'The Leftovers'' Nora Durst (AKA Your New Favorite Character) Is Played By The Talented Carrie Coon
Almost every character on HBO's The Leftovers seems to have gone at least a little bit insane (if not a lot insane). There's obviously Chief Kevin Garvey and his magical disappearing bagels and vanishing dry cleaning; but there's also his depressed daughter Jill, his brainwashed son Tom, that maniacal dog-killer Dean, and every single last member of the Guilty Remnant. The Garveys' grief is especially confounding, since they didn't actually lose anybody in The Sudden Departure. Why, then, does it seem like the sanest person in the entire town of Mapleton is Nora Durst?
If you remember, Nora is (in)famous in Mapleton for being the woman who lost the most in The Departure: Her entire family — husband, son, and daughter — all disappeared in front of her eyes. And yet, other than carrying a pistol around in her purse and knocking coffee mugs off of tables, she seems to have her life remarkably together three years later. Is this because she's just made of stronger stuff than literally everyone else in Mapleton? Or is it because actress Carrie Coon is just so damn good that we can't help but relate to her onscreen alter ego? (Some combination of both, most likely.)
33-year-old Coon is an Ohio native mostly known for her work onstage in Chicago. She received her M.F.A. in Acting from the University of Wisconsin-Madison in 2006 and then spent three seasons as a resident at the American Players Theater in Spring Green, Wisconsin before moving to the Windy City. She immediately found success in the larger city, appearing in productions at the likes of the Goodman and Remy Bumppo Theatres.
Coon's biggest break came when she was cast as Honey in the 2010 production of Who's Afraid Of Virginia Woolf? at the renowned Steppenwolf Theatre. That production, directed by Pam MacKinnon and starring Steppenwolf ensemble members Tracy Letts and Amy Morton as the dysfunctional George and Martha, garnered great acclaim and ended up transferring to the Big Apple for a five-month run on Broadway from October 2012 through March 2013. At the 67th Annual Tony Awards, the show took home trophies for Best Revival of a Play, Best Direction of a Play, and Best Performance by a Leading Actor in a Play, and also earned nominations for Best Performance by a Leading Actress in a Play and Best Performance by a Featured Actress in a Play for Coon herself. (Coincidentally, another compelling TV actress was nominated for the same role in a different revival eight years earlier: Mireille Enos of Netflix's The Killing.)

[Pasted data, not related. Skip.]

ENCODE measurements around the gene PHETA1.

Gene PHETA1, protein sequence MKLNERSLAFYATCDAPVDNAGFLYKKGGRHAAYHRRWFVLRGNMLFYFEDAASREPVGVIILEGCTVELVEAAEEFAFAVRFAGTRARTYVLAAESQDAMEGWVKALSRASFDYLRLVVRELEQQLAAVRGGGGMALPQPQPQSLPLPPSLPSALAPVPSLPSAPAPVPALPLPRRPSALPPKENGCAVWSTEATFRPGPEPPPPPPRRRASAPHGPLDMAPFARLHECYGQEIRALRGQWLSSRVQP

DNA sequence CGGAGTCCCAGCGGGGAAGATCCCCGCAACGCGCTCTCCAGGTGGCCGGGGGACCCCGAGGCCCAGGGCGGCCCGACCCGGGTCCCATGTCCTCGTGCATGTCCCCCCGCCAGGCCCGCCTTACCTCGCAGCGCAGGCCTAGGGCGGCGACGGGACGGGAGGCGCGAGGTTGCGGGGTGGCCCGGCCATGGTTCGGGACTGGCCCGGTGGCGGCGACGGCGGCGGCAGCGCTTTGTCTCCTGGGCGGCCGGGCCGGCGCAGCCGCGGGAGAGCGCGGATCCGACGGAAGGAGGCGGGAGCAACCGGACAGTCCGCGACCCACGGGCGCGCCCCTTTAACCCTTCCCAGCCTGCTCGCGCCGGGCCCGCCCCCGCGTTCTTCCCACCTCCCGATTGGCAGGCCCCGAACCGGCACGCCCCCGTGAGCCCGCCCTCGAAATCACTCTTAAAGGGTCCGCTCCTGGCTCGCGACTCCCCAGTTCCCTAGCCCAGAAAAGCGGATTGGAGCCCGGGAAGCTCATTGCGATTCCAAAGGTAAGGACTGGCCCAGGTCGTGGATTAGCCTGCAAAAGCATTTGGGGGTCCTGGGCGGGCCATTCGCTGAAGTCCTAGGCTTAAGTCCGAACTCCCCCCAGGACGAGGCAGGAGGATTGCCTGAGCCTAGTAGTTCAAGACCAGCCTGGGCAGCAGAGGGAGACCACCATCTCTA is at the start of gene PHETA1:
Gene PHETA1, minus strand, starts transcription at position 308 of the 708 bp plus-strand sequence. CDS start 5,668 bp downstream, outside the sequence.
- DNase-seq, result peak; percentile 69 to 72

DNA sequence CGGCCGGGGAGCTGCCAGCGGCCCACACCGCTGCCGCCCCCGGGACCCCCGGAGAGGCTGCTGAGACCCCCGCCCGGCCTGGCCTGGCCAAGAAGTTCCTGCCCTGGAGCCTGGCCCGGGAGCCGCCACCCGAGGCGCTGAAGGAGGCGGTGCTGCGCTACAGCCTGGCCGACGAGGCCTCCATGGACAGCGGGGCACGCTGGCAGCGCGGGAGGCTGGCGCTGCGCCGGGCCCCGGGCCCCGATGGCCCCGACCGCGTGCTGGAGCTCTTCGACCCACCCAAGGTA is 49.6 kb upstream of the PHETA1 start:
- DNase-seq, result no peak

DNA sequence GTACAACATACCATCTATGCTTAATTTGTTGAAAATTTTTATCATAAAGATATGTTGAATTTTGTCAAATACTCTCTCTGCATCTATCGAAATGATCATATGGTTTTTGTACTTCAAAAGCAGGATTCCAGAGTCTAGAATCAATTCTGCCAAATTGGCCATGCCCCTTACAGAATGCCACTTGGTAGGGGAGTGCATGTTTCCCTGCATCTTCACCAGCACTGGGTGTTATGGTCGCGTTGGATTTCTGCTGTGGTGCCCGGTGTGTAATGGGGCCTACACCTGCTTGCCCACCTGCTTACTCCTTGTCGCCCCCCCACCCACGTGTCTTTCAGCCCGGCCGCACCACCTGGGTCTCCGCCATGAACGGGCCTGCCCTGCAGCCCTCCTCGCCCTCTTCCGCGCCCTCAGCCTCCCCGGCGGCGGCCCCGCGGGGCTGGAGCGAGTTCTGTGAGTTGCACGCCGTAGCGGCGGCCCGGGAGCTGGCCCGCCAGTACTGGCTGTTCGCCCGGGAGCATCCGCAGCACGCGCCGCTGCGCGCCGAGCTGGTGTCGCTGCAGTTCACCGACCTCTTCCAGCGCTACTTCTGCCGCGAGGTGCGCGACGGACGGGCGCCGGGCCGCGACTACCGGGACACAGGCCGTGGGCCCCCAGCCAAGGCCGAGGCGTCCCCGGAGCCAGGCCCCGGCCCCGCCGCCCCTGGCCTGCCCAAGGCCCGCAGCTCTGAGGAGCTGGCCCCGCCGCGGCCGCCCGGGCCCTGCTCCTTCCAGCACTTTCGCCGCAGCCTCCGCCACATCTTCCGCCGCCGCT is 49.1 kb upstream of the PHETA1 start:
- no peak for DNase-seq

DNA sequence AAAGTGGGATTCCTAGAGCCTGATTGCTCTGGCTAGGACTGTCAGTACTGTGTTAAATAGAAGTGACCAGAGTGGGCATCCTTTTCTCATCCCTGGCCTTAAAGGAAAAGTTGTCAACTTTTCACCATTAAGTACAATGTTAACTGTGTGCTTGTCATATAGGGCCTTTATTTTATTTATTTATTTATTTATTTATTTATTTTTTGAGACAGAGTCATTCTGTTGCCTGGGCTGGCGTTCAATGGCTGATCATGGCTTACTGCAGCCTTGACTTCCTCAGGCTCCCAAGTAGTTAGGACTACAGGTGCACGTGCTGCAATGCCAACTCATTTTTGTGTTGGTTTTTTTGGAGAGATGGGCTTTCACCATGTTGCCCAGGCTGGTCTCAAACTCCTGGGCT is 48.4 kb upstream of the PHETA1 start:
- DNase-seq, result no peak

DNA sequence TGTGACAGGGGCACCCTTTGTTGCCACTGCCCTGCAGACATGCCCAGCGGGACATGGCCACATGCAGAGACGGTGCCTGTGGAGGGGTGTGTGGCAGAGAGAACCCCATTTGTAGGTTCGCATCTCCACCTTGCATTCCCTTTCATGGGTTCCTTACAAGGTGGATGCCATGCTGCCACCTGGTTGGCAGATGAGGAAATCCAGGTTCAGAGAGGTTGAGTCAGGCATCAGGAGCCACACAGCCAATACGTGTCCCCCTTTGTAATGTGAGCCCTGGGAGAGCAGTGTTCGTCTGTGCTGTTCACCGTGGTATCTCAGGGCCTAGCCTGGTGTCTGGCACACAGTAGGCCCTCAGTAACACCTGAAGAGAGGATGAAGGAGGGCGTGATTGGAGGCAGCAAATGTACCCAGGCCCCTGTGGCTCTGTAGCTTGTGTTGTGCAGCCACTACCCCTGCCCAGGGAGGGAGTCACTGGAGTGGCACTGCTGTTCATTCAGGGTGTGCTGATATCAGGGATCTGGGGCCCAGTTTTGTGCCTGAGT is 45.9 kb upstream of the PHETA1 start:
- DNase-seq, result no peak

2013 continued to be a great year for Coon when she married Woolf co-star Tracy Letts. The couple actually got hitched in a hospital room when Letts had to have emergency gallbladder surgery on the night before they were supposed to head to the courthouse. When he's not acting, Letts is also a playwright: he's most famous for the Tony and Pulitzer Prize-winning August: Osage County, which also premiered at Steppenwolf (starring Woolf's Amy Morton) before transferring to Broadway... and then, of course being adapted into a film starring Meryl Streep and Julia Roberts.
The Leftovers is Coon's first major television role — prior to this, her only small screen credits were guest starring parts on The Playboy Club, Law & Order: SVU, Ironside, and Intelligence. She will make her feature film debut later this year in David Fincher's adaptation of Gillian Flynn's bestselling novel, Gone Girl, in which she gets to play Batman's sister (or, rather, Margo — the twin of Ben Affleck's accused murderer Nick Dunne).
But before she can appear in that popular mystery, she has to wrap up Season 1 of HBO's even more infuriating head-scratcher. Thanks to the promo for this Sunday's episode of The Leftovers, we know that "Guest" is all about Nora Durst, just as "Two Boats And A Helicopter" was all about her brother Reverend Matt Jamison. The episode revolves around Nora's trip to the big city for a work conference (she's employed with the Department of the Sudden Departure), and the hour looks like quite a doozy: in the thirty-second promo alone there's paranoia, grenades, guns, and quite a lot of shouting. Is Nora finally going to break and join the rest of Mapleton in Crazyland? Or is there actually someone after her? Will anyone get stoned to death this week? (God, we hope not.) Check out the action-packed promo here:
Images: HBO (2)